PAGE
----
Native to Cornwall, Somerset, and Devon in England, the Large Black pig is often referred to as the “dog” among pig breeds. This is because of its docile, friendly nature. Large, floppy ears which cover their gentle eyes denote their original name of “Lop Eared Black.”
If you’re looking to produce your own pork, this breed is top choice, we think. The Large Black pig is known for its large size and ability to thrive on pasture and foraging. During the late 1800s, the Large Black pig was one of the most popular among English breeds. In 1898, they had their own association formed.
In the 1920s their popularity was at its peak. They had been exported to many European countries, but also to Australia, South America, New Zealand, Africa, and the United States. The quality of meat, ease of rearing, and friendly nature made them desirable to pig farmers.
With the industrialization of pig farming following WWII, raising heritage pig breeds met with a sudden decline. Heritage breeds don’t do well on just commercial feed or in confined spaces. This meant they weren’t suitable for the commercial pig farmer.
Because of this, the Large Black pig became nearly extinct in the 1960s. Even today, it’s one of the rarest of what are known as the “British breeds.” It wasn’t until 1973 this breed was put on the Critically Endangered breed list. In 2015, the Large Black pig was moved from the Critically Endangered to Threatened status of The Livestock Conservancy.
To us, the Large Black pig is perfect for the homesteader raising pigs for their own pork. They work well for those of us who practice pasture management with livestock rotation. The feed bill is small and can be nothing if you have the available pasture and forest.
Their floppy, black ears which cover their eyes, are of a practical design. Since they’re natural foragers, the ears protect the eyes from damage while they root around in the woods. Their eyesight is of course hindered by this, but they work around it.
Some people think the hindered eyesight lends to their docile nature. They’re intelligent, entertaining creatures. I can see why it would be easy to forget you raise them for food and not just for fun.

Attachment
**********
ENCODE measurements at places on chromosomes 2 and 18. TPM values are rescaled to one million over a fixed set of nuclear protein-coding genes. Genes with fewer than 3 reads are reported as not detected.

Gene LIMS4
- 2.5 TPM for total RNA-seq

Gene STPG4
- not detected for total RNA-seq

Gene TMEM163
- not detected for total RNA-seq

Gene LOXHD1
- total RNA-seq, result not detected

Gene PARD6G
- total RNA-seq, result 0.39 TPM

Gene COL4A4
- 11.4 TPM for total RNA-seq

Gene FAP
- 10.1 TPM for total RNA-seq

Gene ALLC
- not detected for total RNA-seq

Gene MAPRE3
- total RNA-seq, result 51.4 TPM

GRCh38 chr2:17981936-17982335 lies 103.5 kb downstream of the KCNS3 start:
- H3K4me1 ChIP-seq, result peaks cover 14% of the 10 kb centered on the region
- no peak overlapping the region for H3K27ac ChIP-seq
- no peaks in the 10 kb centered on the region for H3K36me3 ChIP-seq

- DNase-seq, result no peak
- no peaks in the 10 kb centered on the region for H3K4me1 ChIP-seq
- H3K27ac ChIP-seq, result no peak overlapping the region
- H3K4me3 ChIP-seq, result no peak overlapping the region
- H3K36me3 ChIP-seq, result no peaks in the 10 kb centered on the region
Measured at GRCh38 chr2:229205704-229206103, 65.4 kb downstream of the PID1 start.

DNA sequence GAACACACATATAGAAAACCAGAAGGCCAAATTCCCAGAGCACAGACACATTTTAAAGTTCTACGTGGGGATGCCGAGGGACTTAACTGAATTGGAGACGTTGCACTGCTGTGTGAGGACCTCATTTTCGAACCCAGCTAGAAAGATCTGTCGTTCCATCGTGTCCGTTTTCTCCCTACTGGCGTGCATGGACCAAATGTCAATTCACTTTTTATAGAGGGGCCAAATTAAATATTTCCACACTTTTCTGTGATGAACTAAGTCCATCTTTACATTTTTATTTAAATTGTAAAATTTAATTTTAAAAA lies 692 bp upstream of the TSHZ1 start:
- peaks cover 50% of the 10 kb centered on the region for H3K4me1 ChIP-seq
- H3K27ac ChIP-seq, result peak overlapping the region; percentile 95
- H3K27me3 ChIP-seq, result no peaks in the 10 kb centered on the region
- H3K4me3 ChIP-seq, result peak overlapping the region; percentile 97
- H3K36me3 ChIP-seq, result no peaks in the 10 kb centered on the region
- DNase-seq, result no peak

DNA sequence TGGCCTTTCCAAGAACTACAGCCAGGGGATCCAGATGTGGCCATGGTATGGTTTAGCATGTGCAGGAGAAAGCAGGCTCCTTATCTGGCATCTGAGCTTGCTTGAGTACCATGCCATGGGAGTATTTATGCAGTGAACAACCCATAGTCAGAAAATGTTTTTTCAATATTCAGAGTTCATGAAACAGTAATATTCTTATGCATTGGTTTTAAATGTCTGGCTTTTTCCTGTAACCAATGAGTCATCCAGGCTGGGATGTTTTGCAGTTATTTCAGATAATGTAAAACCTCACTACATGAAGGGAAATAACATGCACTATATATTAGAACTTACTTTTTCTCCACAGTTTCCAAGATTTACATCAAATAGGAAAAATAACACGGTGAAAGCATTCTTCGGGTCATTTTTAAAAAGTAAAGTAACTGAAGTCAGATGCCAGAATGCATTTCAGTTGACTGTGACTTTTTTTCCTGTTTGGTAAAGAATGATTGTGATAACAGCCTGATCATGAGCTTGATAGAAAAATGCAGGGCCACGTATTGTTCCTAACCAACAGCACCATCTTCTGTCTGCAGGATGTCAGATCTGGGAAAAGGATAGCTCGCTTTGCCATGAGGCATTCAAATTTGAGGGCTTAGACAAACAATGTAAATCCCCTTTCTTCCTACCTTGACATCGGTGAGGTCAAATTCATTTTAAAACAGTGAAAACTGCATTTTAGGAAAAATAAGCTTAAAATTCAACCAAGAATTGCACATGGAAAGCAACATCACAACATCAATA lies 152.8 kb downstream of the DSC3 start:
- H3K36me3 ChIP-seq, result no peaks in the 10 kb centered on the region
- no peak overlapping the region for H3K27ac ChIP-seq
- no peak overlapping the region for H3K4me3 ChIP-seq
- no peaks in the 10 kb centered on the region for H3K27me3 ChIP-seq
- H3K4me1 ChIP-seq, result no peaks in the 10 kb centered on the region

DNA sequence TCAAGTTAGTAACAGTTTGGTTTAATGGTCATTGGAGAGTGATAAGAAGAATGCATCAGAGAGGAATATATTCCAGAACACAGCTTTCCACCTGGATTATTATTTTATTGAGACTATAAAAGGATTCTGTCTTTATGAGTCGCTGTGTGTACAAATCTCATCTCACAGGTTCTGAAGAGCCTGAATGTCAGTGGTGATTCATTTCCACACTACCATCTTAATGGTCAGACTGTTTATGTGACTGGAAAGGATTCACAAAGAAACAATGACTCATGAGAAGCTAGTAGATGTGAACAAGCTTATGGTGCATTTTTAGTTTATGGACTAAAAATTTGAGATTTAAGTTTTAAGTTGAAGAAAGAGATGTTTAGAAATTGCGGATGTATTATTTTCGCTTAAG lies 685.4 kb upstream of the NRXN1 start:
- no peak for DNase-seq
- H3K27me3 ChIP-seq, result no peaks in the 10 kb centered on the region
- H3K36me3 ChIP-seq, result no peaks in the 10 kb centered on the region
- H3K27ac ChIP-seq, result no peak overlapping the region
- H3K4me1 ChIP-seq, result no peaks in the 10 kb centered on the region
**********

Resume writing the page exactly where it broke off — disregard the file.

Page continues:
As the name would imply, they are large. The mature boar can weigh in from 700-800 pounds on average. The sow weighs in around 600-700 pounds on average. Their average hanging weight is 180-220 pounds.
As with any creature, being overweight can cause health problems. It’s kinda funny when you think about a pig having problems related to being overweight. We use the phrase, “Fat as a pig” because they are known for their size. In reality, there is an ideal weight for them to develop the best meat and health.
The Large Black pig has remarkable maternal instincts. The sows successfully farrow and wean large litters. Her piglets have such a high survival rate because of her abilities. Only the Red Wattle and the Gloucester Old Spot pig are her rivals. Watch a video of Large Black piglets.
Even though the Large Black pig remains on the Threatened list, their numbers are on the rise. Because they do so well on pasture and foraging, those producers who have seen the increasing consumer demand for pastured, non-GMO pork, are raising them once again.
Heritage breeds have the same characteristics as their ancestors. They thrive and produce the best meat only on pasture and foraging. Their unusually lean and luscious meat is altered when treated as a confined hybrid breed. The micro-marbling of their meat makes it self-basting and uniquely flavored.
One of the things I like best about the Large Black pig is their adaptability to any environment. They are equally adept at handling cold or hot climates. Their life expectancy ranges from 12-20 years. Their lifestyle, genetic disposition, and environment are contributing factors to the range.
Hogs, by nature, are suspicious and with their eyes covered by those floppy ears, it’s a good idea to talk to them and move slowly around them. I would never try to herd them by chasing. They are large and could hurt themselves, their piglets, your dog, or even cause you to be harmed inadvertently.
Raising Large Black pigs
Contrary to what you might think, raising heritage pigs isn’t hard. They don’t require special housing or constant watch care. In fact, I find them to require less of my time and attention than any other livestock.
As long as they have a pasture and forest for grazing, a place to drink, wallowing pits, and shelter to sleep, they pretty much fend for themselves. One of the best things you can do for your Large Black pigs is to be sure they are protected from predators. A good fence around your pastures and woods is a great way to keep them in and predators out. The right guard animal, like a dog, donkey, or llama is always a good idea.